Ms Baldwin said the ceramics were in good condition.

“The ceramics, because they have been fired, seem to fare fairly well underground,” she said.

“Obviously they get dirty, but the glass can change because it interacts with the salts and moisture in the soil.” Another archaeological dig will be held at the Picton Road Station site in 2021.

Scientists Spot Merchant Vessel Sunk During World War II

Long-lost shipwreck found off Victorian coast, 77 years after being torpedoed by Japanese submarine in WWII

The wreckage of an Australian freight ship sunk by a Japanese submarine during World War II has been uncovered by archaeologists off the coast of Victoria.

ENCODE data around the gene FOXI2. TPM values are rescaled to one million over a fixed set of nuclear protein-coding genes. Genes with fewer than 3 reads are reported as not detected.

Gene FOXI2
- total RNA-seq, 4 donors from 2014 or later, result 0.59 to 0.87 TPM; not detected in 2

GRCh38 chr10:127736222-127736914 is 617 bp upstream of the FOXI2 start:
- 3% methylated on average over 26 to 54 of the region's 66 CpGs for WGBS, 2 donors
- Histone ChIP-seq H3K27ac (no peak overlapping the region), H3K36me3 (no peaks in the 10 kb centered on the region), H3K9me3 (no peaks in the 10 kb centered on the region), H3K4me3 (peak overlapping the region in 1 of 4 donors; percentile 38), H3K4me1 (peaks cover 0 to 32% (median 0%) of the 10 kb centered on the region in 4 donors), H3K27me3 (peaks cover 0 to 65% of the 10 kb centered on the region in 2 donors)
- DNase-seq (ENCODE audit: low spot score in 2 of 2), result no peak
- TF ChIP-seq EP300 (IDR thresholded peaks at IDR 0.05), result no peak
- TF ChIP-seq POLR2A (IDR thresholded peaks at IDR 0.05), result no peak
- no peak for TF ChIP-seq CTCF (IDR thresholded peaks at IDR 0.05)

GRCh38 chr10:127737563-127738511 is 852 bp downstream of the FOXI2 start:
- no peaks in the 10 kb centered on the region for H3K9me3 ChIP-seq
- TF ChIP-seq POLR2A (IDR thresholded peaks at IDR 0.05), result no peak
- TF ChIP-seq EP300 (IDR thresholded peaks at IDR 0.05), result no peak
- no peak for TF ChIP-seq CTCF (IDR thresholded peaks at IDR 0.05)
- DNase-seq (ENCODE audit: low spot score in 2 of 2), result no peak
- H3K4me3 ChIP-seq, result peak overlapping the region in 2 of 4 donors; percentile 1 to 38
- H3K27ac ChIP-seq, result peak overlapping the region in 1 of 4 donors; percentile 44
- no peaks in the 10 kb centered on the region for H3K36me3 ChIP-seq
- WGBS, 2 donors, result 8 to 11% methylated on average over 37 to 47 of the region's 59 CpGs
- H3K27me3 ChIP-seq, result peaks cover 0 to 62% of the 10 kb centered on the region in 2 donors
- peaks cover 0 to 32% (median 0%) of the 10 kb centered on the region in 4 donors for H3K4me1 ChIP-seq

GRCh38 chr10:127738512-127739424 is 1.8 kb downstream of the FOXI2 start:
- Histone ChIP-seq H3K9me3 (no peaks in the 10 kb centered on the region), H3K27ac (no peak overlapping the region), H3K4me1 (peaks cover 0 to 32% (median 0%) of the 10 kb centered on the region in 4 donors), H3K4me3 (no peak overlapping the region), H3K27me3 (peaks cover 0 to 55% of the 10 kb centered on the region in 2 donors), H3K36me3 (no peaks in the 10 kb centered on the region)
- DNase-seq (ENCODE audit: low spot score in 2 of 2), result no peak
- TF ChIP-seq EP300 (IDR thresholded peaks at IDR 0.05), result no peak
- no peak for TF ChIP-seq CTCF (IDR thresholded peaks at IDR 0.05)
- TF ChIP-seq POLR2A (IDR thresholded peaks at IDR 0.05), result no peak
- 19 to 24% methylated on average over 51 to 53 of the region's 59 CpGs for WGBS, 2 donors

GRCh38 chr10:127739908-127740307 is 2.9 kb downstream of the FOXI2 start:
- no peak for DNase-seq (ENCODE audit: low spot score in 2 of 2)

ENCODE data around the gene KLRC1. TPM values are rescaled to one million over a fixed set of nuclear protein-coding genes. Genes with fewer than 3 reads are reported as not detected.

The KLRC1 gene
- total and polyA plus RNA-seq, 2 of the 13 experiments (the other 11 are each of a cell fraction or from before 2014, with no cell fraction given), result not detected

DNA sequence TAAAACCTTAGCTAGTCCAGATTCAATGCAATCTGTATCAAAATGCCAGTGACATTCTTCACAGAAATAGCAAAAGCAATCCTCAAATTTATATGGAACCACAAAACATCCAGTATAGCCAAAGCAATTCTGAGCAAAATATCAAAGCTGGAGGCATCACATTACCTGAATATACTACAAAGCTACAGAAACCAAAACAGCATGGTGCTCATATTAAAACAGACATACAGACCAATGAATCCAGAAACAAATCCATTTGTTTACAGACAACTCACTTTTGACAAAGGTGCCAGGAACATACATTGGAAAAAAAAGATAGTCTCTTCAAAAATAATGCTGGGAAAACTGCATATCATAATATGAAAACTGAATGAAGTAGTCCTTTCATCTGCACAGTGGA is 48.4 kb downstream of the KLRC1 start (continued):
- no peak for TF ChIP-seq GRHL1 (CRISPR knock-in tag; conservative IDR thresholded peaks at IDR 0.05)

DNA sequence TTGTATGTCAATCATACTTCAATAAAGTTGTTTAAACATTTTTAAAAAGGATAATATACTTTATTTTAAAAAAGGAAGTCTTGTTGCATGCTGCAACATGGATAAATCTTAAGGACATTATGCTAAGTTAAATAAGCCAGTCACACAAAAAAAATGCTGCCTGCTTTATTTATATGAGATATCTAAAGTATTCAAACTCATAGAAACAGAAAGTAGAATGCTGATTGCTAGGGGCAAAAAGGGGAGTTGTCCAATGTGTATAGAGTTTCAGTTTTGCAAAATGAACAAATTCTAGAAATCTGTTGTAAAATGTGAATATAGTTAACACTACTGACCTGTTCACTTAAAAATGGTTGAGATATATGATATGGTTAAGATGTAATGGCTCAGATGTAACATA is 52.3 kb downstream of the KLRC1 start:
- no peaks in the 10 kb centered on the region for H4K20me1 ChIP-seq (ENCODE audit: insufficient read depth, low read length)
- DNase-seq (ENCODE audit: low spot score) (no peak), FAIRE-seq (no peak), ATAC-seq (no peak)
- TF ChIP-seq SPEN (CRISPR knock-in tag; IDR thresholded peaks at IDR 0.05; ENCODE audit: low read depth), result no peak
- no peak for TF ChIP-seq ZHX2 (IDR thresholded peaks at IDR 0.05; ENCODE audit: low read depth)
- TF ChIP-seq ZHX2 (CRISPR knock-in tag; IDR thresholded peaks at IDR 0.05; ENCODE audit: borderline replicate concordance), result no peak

The ore freighter SS Iron Crown sank within 60 seconds in June 1942 after it was hit by a torpedo while travelling through Bass Strait, killing 38 people.

The shipwreck was discovered by marine archaeologists aboard CSIRO research vessel Investigator, using sonar equipment and a special drop camera.

Maritime archaeologist at Heritage Victoria Peter Harvey said he hoped the discovery would bring closure to the families of the seamen who died.”The ship is in a really good state of preservation, although I’m pretty sure the stern of it, where it was hit by the torpedo, was pretty broken up,” he said.”

The archaeology of these sites enables us to finally find out what happened and why it happened.”

It tells us the human story of the wreck.”SS Iron Crown was a 100-metre-long freighter that was chartered by BHP to transport ore from Whyalla in South Australia to Newcastle in New South Wales.